The Coast News Group
Running back Ryan Mathews tries to elude inside line backer Dannell Ellerbe. Photo by Bill Reilly

Chargers can’t overcome adversity in loss

SAN DIEGO – Adversity: it’s a state, condition, or instance of serious or continued difficulty. 

It has followed the Chargers for at least the past two seasons so much so that head coach Norv Turner has built themes around overcoming adversity.

Again, adversity has reared its head this season and in this latest instance what couldn’t be overcome came down to one play, one measurement and half-a-yard.

Late in the fourth quarter, Baltimore left with a desperate fourth down and 29-yards to go, and trailing by 3 points, elected to go for it.

Ravens quarterback Joe Flacco hit running back Ray Rice with a short pass up the middle; Rice was able to cut his way up the field, eluding the Chargers defense and securing the first down. The play was not without controversy. With the ball placed at the 33-yard line, referee Gene Steratore was called by the replay booth to review where the ball had been spotted. From the replay, Steratore said he could see the original spot of the ball was wrong and so they moved the ball back about half-a-yard, based on an estimation of where they thought it should be.

Turner said Steratore explained after reviewing all of the camera angles that they couldn’t see the ball and knew it didn’t make the spot where they had originally marked it and that’s why they moved it back.

Even moving the ball back half-a-yard, the spot was still enough for the first down conversion.

“I don’t know, based on not being able to see the ball, how they picked where they were going to move the ball back to,” Turner said. “The views our guys had upstairs, they felt he (Rice) was short.

“Obviously the fourth and 29, we had the chance to not ever let it get to that. We certainly weren’t going to let them throw the ball up the field. They dumped the ball; we thought we’d converge on it and get them well short of the first down. I thought we had a couple guys take bad angles and give him a chance to cut back and he cut back and made the first down.”

From there the Ravens kicked a field goal to tie the game and send it to overtime.

The Chargers, hard pressed to play a complete game this season, were being tasked to play a fifth quarter, which would not turn out in their favor, losing 16-13 after another field goal by Ravens’ kicker Justin Tucker with a minute remaining.

With a 4-7 record, the team isn’t trying to win the division any longer, they aren’t even thinking about rallying to win the rest of their games to make the playoffs. Turner said what they’re trying to do is win a game. “We’re trying to find a way to get first downs, find a way to stop them. We’re trying to find a way…to get a lead, to make that lead bigger or try to find a way to win a game.”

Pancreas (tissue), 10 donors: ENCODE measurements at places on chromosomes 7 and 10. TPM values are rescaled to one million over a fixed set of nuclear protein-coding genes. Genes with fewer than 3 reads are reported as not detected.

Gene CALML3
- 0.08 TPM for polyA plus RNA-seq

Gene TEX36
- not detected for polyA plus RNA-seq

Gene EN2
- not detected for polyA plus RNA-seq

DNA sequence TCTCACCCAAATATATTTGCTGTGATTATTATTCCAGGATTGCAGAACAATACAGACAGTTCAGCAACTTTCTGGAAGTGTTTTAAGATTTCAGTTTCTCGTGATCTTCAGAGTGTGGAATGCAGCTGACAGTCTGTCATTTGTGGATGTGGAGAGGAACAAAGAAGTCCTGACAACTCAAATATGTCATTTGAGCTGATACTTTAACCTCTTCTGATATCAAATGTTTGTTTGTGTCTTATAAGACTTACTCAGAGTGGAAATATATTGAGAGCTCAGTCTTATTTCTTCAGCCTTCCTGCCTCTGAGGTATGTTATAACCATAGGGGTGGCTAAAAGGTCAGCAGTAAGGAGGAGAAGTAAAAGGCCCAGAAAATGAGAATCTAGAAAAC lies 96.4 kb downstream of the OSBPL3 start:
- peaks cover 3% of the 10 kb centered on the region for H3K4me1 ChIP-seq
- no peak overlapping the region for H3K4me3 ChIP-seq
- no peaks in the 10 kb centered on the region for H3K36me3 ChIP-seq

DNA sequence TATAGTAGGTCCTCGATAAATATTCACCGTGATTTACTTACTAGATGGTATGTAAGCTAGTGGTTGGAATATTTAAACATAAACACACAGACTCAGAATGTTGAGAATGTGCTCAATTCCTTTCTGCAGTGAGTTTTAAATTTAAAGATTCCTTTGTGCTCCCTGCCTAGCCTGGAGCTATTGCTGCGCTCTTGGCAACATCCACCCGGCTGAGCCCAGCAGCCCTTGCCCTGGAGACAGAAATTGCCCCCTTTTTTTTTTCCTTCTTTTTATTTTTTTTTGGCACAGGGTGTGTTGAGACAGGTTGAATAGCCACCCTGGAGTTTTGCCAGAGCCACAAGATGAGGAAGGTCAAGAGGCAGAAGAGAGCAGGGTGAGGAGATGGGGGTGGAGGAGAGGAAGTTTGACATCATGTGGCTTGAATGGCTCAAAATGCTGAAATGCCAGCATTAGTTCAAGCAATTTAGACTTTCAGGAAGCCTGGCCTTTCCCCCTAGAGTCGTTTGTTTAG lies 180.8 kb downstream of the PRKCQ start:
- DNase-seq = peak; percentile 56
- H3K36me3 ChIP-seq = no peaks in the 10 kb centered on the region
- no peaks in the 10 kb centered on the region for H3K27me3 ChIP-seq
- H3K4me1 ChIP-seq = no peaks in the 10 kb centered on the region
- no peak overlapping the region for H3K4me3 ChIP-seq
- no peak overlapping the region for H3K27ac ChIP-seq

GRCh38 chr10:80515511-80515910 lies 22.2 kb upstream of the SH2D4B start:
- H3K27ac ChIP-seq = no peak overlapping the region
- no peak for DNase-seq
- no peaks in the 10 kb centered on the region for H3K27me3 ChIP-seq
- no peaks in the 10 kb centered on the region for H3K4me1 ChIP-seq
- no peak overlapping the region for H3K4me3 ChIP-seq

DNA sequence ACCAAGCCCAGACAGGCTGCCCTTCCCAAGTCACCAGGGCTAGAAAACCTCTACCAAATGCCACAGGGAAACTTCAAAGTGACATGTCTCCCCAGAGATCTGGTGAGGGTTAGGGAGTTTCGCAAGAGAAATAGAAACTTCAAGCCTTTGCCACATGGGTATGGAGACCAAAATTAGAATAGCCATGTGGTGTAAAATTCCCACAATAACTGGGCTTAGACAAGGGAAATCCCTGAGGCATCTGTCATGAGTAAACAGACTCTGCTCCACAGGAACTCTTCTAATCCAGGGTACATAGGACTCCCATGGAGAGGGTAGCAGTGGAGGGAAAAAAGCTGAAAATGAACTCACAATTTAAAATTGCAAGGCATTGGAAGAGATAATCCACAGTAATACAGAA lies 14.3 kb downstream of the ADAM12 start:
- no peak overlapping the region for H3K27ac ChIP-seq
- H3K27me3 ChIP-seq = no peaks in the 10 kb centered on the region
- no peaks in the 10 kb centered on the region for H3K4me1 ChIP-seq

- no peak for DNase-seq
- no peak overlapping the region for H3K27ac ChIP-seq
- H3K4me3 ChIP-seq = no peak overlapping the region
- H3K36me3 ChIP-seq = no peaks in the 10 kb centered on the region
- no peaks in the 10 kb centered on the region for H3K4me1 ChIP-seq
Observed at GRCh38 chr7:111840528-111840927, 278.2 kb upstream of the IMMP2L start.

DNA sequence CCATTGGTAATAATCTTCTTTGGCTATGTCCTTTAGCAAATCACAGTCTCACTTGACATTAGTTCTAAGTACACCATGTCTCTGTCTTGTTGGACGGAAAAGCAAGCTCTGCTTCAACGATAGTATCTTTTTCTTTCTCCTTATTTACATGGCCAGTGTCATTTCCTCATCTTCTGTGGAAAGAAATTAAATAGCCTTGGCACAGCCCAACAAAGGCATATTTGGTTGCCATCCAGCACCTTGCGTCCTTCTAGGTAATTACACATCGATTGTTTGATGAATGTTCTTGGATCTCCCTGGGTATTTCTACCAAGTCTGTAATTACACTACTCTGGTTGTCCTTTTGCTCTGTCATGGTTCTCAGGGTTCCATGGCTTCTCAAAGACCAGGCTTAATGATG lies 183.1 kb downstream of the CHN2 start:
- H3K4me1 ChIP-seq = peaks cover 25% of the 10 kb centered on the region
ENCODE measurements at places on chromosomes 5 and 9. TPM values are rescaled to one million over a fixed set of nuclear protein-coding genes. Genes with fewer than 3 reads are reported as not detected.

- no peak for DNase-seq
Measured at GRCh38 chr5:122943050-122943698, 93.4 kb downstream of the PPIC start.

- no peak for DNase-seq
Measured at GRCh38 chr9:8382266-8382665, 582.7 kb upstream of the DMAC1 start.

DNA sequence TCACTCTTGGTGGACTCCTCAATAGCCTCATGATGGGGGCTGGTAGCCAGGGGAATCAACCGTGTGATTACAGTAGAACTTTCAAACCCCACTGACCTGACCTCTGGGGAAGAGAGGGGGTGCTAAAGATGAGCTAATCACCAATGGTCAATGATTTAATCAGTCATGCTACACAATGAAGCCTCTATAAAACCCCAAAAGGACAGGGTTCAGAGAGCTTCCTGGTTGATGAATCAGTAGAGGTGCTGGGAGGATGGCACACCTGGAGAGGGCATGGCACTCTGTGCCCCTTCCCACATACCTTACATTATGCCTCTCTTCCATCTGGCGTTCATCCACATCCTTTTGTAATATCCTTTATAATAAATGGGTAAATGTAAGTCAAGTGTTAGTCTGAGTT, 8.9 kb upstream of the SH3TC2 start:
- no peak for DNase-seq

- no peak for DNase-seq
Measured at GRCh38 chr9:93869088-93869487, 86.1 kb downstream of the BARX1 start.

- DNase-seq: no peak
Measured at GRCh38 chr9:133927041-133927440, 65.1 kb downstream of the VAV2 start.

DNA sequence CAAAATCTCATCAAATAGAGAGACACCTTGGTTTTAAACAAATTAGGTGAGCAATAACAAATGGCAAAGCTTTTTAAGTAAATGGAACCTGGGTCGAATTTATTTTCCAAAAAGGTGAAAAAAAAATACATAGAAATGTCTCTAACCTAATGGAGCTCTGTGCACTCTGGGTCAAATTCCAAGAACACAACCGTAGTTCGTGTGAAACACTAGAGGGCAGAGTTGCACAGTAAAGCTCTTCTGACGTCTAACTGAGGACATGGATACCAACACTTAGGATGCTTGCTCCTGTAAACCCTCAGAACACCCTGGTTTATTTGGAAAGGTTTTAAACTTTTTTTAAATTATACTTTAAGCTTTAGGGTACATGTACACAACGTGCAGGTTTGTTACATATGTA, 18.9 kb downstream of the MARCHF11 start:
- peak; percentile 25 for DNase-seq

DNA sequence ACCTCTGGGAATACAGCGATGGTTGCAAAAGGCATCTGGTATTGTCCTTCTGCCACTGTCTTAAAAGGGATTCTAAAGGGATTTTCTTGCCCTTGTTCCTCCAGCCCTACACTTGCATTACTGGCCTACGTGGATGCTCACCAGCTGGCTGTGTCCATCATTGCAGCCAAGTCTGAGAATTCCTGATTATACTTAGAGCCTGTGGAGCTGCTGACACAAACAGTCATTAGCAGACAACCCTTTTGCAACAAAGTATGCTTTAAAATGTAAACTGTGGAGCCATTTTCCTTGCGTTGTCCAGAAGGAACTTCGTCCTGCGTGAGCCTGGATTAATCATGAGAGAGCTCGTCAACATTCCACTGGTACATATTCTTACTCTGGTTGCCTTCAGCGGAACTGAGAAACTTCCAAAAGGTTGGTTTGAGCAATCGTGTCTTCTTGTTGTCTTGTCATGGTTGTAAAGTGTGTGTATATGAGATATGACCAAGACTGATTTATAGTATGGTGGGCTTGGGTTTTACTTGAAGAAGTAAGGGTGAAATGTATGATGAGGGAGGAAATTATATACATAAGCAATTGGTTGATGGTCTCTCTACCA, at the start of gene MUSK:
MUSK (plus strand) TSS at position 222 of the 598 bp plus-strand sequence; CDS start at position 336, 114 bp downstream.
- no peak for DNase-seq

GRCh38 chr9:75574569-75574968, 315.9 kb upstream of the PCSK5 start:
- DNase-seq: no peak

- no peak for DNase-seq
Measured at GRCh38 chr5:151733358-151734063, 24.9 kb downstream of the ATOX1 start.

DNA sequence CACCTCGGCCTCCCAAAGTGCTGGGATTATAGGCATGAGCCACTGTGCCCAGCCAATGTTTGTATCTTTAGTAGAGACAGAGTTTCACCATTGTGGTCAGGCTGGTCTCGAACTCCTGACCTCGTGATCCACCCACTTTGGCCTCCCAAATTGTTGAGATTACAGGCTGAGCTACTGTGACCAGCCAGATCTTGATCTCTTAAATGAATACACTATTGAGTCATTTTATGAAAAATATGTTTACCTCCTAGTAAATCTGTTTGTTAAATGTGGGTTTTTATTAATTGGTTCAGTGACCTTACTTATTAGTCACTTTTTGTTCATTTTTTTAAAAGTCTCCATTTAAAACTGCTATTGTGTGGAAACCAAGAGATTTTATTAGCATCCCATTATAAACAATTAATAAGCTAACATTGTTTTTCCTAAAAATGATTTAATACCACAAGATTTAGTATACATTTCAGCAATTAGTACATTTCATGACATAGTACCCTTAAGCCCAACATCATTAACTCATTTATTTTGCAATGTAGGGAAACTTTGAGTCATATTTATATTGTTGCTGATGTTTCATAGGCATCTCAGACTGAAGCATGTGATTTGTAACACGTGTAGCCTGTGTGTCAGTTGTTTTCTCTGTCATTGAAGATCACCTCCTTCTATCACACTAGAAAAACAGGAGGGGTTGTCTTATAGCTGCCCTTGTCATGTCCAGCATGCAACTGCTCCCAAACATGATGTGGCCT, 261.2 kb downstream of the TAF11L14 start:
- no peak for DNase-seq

When the Chargers players walked back to their locker room they were quiet. Heavy sighs came from some of the players as they made their way up the tunnels that run underneath Qualcomm Stadium, most still wearing their helmets. Some of the Chargers were limping, others had their head down; most were drenched with sweat, covered in grass stains and blood.

Further down the tunnel, the sounds of laughing, shouting and clapping broke the silent pall of the Chargers as the Ravens players headed to their locker room.

Turner admitted that the offensive line struggled at different times, allowing Philip Rivers to be sacked six times in the game, but he was quick to point out that it was not from a lack of effort.

“We’re not struggling from a standpoint of the effort and the way they’re fighting and competing,” he said. “I don’t think there’s anyone, if they know anything about football, who watched that game…would question the effort our guys are giving; their commitment; they’re throwing their bodies around. It’s just in certain situations we’re not good enough to get it done.”

For veteran Quentin Jammer, he knows what it means to overcome adversity. He knows what Turner means when he talks about overcoming adversity: “When you’re put in a bad situation, get through it; make the best of it, get out of it. And we hadn’t done that this year,” Jammer said.

On the younger guys, they’re doing a good job of handling the adversity, he said, adding that we got to help them along. “Because they’ll be around and they’ll be the guys to take this thing and put it back on track. What I want to do with my time here is just continue to help the younger guys grow and mature.

“We didn’t overcome adversity in this game,” Jammer said.

Turner’s message is understood throughout the locker room, even with the new players to the team like running back Ronnie Brown. “The other team’s going to make plays, that’s what they get paid to do,” said Brown. “And when things start to go bad you can’t just let them escalate. You’ve got to be able to try and stop the bleeding, and say, ‘when things don’t go in your favor, you’ve got to find a way to turn things around.’

“We’ve got a lot of new guys this season, and I think we’re pretty close as a football team. But at the same time we still have some growing to do individually and collectively. I think there’s always room for improvement and I think we continue to grind it out and try to improve.”

The Chargers play the Cincinnati Bengals Sunday at Qualcomm Stadium.

Injury Report:

Eric Weddle – concussion

Antwan Barnes – hamstring

Darrell Stuckey – hamstring

Atari Bigby – groin

Donald Butler – groin

Corey Liuget – tibia

Antonio Garay – thigh

Jeromey Clary – thigh

Danario Alexander – thigh